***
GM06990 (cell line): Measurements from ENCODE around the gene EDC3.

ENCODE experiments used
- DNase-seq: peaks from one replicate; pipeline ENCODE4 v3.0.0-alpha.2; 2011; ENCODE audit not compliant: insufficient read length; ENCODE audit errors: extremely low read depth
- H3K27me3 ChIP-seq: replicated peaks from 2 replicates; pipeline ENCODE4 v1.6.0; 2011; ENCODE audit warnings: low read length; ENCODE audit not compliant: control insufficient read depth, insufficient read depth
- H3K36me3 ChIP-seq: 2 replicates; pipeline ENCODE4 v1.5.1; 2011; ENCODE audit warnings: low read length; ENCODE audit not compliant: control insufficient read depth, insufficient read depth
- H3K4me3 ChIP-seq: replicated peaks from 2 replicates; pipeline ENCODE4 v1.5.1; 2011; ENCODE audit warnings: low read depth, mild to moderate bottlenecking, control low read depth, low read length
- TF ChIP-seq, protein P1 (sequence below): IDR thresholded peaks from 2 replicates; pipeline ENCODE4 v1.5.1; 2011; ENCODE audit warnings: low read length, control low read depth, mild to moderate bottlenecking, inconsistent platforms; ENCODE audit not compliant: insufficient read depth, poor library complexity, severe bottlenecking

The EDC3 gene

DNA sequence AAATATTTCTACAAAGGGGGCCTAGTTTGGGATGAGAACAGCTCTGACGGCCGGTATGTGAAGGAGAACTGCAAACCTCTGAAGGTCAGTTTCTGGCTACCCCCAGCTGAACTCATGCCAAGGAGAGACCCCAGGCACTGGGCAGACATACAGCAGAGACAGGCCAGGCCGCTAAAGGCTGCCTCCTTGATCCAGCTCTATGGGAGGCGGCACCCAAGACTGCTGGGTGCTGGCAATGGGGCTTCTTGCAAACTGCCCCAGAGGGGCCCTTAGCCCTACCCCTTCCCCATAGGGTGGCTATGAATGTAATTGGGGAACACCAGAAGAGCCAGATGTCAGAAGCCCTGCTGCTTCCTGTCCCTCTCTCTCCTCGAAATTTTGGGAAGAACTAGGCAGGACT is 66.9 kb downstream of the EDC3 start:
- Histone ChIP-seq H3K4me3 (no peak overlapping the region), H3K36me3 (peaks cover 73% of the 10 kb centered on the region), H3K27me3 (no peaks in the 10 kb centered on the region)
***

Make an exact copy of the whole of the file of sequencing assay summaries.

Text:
GM06990 (cell line): Measurements from ENCODE around the gene EDC3.

ENCODE experiments used
- DNase-seq: peaks from one replicate; pipeline ENCODE4 v3.0.0-alpha.2; 2011; ENCODE audit not compliant: insufficient read length; ENCODE audit errors: extremely low read depth
- H3K27me3 ChIP-seq: replicated peaks from 2 replicates; pipeline ENCODE4 v1.6.0; 2011; ENCODE audit warnings: low read length; ENCODE audit not compliant: control insufficient read depth, insufficient read depth
- H3K36me3 ChIP-seq: 2 replicates; pipeline ENCODE4 v1.5.1; 2011; ENCODE audit warnings: low read length; ENCODE audit not compliant: control insufficient read depth, insufficient read depth
- H3K4me3 ChIP-seq: replicated peaks from 2 replicates; pipeline ENCODE4 v1.5.1; 2011; ENCODE audit warnings: low read depth, mild to moderate bottlenecking, control low read depth, low read length
- TF ChIP-seq, protein P1 (sequence below): IDR thresholded peaks from 2 replicates; pipeline ENCODE4 v1.5.1; 2011; ENCODE audit warnings: low read length, control low read depth, mild to moderate bottlenecking, inconsistent platforms; ENCODE audit not compliant: insufficient read depth, poor library complexity, severe bottlenecking

The EDC3 gene

DNA sequence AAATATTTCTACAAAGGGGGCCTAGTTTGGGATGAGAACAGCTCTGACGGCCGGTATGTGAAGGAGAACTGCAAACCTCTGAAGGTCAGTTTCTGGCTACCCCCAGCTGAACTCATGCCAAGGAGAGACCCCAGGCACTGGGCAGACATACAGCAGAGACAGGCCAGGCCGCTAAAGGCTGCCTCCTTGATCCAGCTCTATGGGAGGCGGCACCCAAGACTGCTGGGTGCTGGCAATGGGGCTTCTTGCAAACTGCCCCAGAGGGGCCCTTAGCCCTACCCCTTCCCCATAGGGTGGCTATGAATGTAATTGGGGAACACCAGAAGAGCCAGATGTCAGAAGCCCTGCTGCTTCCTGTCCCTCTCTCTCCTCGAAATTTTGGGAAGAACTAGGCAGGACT is 66.9 kb downstream of the EDC3 start:
- Histone ChIP-seq H3K4me3 (no peak overlapping the region), H3K36me3 (peaks cover 73% of the 10 kb centered on the region), H3K27me3 (no peaks in the 10 kb centered on the region)